At the successive visit after 6–10 days in which the bDMARD will be prescribed, if the patient was randomized to the control arm, or was randomized into an intervention group, but SinnoTest® did not recommend any bDMARD, the medication previously registered by the usual rheumatologist will be used.

Process of the reference procedure

This is the current management of patients with RA, based on the EULAR recommendations. In case of rotation of biotherapy after prescription of a first biotherapy, the rheumatologist may prescribe the following bDMARDs: etanercept, adalimumab, infliximab, certolizumab, tocilizumab, abatacept, anakinra, golimumab, rituximab. All these bDMARDS can be prescribed as well as their biosimilars. In case of remission of more than 6 months, a reduction (dosage or spacing of the catch) of the biotherapy can be considered.

Concomitant medications authorized with anti-TNFα, anti-Il-6R, and CTLA-4

These include any conventional synthetic DMARD that the patient was previously taking before being included in the study and that his rheumatologist deems necessary to continue. Oral corticosteroids at dose ≤15 mg/day, intravenous corticosteroids, intraarticular, and peri-articular local injections of corticosteroids, salicylates, nonsteroidal anti-inflammatory drugs (NSAIDs), analgesics, drugs necessary for the treatment of comorbidities, concomitant treatment with corticosteroids, NSAIDs, and analgesics showed no effect on the pharmacokinetics of these biotherapies.

Criteria for discontinuing or modifying allocated interventions {11b}

The discontinuing or modifying allocated interventions for a given trial participant in the study will be as follows: lack of response to medication in the intermediate visit (3 months after inclusion) using the EULAR response criteria; occurrence of adverse events, including malignancy; loss to patient follow-up; withdrawal of consent by the patient; decision of the investigator (inadequate follow-up of the instructions of the doctor or study staff); the rheumatologist or the promoter (medical monitor) decides that continuing the study can be harmful to the patient; in case of pregnancy (only if the patient is under treatment with a therapy that does not recommend pregnancy; in the event that the medication is compatible with the pregnancy, the patient can still be included in the study); in case the patient needs a treatment or has received some treatment not allowed in the study; erroneous inclusion in the study; circumstances not foreseen; cancelation of the study.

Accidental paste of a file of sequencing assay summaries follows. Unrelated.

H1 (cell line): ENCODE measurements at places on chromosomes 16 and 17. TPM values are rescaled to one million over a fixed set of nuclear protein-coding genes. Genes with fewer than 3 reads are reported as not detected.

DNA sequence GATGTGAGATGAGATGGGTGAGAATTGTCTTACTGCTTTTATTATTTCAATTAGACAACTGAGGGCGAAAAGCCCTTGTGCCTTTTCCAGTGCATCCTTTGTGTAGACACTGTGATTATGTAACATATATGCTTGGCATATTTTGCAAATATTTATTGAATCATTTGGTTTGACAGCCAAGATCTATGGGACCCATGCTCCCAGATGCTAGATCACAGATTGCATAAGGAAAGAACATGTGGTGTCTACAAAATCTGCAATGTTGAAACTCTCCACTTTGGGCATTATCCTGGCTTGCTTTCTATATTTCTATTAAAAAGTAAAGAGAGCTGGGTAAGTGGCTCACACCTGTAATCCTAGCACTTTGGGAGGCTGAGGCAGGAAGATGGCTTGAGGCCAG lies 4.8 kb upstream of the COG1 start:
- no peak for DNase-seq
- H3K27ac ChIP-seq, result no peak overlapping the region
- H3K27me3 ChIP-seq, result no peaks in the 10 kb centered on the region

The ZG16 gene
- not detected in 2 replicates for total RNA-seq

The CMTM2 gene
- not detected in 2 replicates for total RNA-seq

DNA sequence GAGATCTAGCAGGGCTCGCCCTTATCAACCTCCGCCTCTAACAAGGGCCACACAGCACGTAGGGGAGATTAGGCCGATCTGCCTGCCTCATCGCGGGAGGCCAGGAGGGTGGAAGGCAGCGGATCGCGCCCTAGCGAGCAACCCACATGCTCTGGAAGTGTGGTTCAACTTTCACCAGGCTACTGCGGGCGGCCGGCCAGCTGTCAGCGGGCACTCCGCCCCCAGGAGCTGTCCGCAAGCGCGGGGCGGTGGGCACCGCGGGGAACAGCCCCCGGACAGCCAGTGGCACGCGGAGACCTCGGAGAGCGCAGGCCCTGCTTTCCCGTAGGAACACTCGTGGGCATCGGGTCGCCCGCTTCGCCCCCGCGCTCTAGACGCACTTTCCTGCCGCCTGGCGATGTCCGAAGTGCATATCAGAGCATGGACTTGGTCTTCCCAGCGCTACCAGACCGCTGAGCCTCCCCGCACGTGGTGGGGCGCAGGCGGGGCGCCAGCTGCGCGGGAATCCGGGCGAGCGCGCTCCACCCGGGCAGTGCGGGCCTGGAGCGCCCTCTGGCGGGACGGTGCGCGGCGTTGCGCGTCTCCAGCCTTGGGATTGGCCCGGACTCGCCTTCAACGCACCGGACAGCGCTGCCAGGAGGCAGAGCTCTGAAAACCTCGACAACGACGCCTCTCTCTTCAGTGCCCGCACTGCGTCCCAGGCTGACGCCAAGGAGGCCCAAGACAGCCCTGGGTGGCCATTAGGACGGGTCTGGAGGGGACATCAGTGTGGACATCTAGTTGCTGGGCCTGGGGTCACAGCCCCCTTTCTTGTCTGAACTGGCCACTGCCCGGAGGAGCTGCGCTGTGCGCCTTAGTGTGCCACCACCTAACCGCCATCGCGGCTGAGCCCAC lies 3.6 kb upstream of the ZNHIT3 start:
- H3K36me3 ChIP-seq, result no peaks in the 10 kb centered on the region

Patients discontinuing the intervention will not be followed up and will be withdrawn from the study.

No treatment / procedure prohibited during the study.

Strategies to improve adherence to interventions {11c}

No specials provisions will be put in place to improve adherence, besides those already carried out in usual care.

Relevant concomitant care permitted or prohibited during the trial {11d}

No restrictions regarding concomitant care were enacted during the trial. The only limitations were those imposed by usual care: concomitant synthetic DMARDs were allowed, corticosteroid dosage could be modified as required, intraarticular corticosteroid injections were allowed.

Provisions for post-trial care {30}

All patients will return to standard care after the trial.

Outcomes {12}

Primary outcome measures

Clinical primary outcome measure

Therapeutic response (time frame: 6 months)

The therapeutic response will be assessed using the EULAR response criteria [24] at 6 months, which is defined by a low disease activity (DAS28-ESR < 3.2) and a decrease in the DAS28-ESR > 1.2 points from baseline (further details regarding disease activity in the “Clinical secondary outcome measures” section).

Secondary outcome measures

Pharmacoeconomic secondary outcome measures

Incremental cost utility ratio at 6 months (time frame: 6 months)